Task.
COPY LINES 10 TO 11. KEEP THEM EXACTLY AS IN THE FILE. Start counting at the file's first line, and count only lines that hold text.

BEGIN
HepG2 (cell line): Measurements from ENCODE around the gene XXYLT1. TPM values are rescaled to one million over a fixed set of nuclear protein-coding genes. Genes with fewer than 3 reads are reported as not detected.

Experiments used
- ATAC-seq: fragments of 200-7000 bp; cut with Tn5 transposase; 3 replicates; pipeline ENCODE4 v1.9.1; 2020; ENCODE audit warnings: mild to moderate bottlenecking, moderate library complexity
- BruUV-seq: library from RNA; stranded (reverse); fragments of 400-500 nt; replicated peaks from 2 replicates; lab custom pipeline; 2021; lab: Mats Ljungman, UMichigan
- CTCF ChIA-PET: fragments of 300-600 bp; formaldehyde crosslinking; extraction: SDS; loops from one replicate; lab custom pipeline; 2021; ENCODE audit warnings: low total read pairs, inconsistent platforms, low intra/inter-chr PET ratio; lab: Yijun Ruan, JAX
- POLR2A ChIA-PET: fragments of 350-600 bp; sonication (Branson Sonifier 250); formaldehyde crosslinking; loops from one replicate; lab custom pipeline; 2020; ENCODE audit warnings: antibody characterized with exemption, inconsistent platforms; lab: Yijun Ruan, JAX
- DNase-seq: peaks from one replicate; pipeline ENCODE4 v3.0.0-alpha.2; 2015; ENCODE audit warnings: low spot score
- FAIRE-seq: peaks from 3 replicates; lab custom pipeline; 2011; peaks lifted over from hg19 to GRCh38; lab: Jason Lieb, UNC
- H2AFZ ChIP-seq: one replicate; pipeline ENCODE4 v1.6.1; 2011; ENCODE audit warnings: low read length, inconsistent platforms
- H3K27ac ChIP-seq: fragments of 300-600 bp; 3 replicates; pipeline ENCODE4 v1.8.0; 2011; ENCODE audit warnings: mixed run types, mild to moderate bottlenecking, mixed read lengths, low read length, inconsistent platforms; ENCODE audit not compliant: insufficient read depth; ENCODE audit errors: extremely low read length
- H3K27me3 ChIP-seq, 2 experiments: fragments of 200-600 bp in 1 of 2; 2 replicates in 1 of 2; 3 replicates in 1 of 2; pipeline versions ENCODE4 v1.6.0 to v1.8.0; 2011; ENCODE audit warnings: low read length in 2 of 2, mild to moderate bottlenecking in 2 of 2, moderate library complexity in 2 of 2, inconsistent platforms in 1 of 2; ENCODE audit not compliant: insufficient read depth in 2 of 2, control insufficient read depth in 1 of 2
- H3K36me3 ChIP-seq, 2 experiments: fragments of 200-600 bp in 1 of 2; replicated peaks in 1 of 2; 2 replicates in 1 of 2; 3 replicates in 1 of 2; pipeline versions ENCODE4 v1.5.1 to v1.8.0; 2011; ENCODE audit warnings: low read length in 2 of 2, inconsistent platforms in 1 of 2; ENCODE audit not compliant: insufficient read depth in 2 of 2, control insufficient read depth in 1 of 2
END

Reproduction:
- H3K27ac ChIP-seq: fragments of 300-600 bp; 3 replicates; pipeline ENCODE4 v1.8.0; 2011; ENCODE audit warnings: mixed run types, mild to moderate bottlenecking, mixed read lengths, low read length, inconsistent platforms; ENCODE audit not compliant: insufficient read depth; ENCODE audit errors: extremely low read length
- H3K27me3 ChIP-seq, 2 experiments: fragments of 200-600 bp in 1 of 2; 2 replicates in 1 of 2; 3 replicates in 1 of 2; pipeline versions ENCODE4 v1.6.0 to v1.8.0; 2011; ENCODE audit warnings: low read length in 2 of 2, mild to moderate bottlenecking in 2 of 2, moderate library complexity in 2 of 2, inconsistent platforms in 1 of 2; ENCODE audit not compliant: insufficient read depth in 2 of 2, control insufficient read depth in 1 of 2